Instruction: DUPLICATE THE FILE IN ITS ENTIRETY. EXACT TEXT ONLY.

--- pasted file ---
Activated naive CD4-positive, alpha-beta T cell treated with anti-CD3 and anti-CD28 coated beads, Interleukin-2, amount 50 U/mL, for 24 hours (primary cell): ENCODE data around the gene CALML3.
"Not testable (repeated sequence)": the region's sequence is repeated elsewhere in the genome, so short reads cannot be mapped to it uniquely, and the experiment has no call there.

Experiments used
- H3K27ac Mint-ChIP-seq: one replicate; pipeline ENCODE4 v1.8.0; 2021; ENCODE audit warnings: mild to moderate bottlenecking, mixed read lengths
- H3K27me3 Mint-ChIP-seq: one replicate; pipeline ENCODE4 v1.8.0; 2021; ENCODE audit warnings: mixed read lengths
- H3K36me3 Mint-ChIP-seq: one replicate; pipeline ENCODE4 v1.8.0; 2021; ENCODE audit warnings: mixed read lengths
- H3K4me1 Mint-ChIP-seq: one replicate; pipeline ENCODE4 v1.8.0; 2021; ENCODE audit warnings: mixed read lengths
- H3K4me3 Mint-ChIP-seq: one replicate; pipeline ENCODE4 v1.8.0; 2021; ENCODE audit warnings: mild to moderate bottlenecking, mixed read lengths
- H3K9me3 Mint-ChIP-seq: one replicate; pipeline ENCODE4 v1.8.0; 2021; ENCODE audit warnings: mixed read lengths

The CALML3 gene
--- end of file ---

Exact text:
Activated naive CD4-positive, alpha-beta T cell treated with anti-CD3 and anti-CD28 coated beads, Interleukin-2, amount 50 U/mL, for 24 hours (primary cell): ENCODE data around the gene CALML3.
"Not testable (repeated sequence)": the region's sequence is repeated elsewhere in the genome, so short reads cannot be mapped to it uniquely, and the experiment has no call there.

Experiments used
- H3K27ac Mint-ChIP-seq: one replicate; pipeline ENCODE4 v1.8.0; 2021; ENCODE audit warnings: mild to moderate bottlenecking, mixed read lengths
- H3K27me3 Mint-ChIP-seq: one replicate; pipeline ENCODE4 v1.8.0; 2021; ENCODE audit warnings: mixed read lengths
- H3K36me3 Mint-ChIP-seq: one replicate; pipeline ENCODE4 v1.8.0; 2021; ENCODE audit warnings: mixed read lengths
- H3K4me1 Mint-ChIP-seq: one replicate; pipeline ENCODE4 v1.8.0; 2021; ENCODE audit warnings: mixed read lengths
- H3K4me3 Mint-ChIP-seq: one replicate; pipeline ENCODE4 v1.8.0; 2021; ENCODE audit warnings: mild to moderate bottlenecking, mixed read lengths
- H3K9me3 Mint-ChIP-seq: one replicate; pipeline ENCODE4 v1.8.0; 2021; ENCODE audit warnings: mixed read lengths

The CALML3 gene